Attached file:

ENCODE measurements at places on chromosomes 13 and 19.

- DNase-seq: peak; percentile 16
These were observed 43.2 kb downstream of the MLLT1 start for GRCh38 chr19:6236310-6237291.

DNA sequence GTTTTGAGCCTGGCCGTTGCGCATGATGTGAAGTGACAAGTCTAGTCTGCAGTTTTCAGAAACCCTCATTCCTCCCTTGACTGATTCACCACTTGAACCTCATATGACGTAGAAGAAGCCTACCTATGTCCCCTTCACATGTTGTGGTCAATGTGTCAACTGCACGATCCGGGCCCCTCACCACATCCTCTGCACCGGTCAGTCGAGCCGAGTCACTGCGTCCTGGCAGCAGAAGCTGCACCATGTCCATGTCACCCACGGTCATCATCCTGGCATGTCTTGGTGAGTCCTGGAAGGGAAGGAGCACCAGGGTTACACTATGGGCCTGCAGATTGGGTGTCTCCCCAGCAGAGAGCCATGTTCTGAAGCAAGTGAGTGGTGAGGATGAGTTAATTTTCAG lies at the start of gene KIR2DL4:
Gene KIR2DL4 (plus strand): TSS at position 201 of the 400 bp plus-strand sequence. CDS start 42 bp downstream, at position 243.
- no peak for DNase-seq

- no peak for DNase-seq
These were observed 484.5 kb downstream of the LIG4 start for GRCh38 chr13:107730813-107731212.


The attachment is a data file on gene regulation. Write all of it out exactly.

ENCODE measurements at places on chromosomes 13 and 19.

- DNase-seq: peak; percentile 16
These were observed 43.2 kb downstream of the MLLT1 start for GRCh38 chr19:6236310-6237291.

DNA sequence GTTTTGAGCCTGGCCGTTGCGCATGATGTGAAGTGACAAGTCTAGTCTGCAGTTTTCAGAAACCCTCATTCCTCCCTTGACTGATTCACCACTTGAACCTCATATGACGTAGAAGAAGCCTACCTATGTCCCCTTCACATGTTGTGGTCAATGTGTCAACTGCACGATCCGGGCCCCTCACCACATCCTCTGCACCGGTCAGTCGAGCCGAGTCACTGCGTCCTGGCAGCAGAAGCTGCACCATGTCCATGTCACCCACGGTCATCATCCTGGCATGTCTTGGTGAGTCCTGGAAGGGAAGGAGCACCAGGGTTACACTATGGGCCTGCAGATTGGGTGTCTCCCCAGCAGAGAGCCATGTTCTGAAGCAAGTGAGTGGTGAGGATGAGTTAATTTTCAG lies at the start of gene KIR2DL4:
Gene KIR2DL4 (plus strand): TSS at position 201 of the 400 bp plus-strand sequence. CDS start 42 bp downstream, at position 243.
- no peak for DNase-seq

- no peak for DNase-seq
These were observed 484.5 kb downstream of the LIG4 start for GRCh38 chr13:107730813-107731212.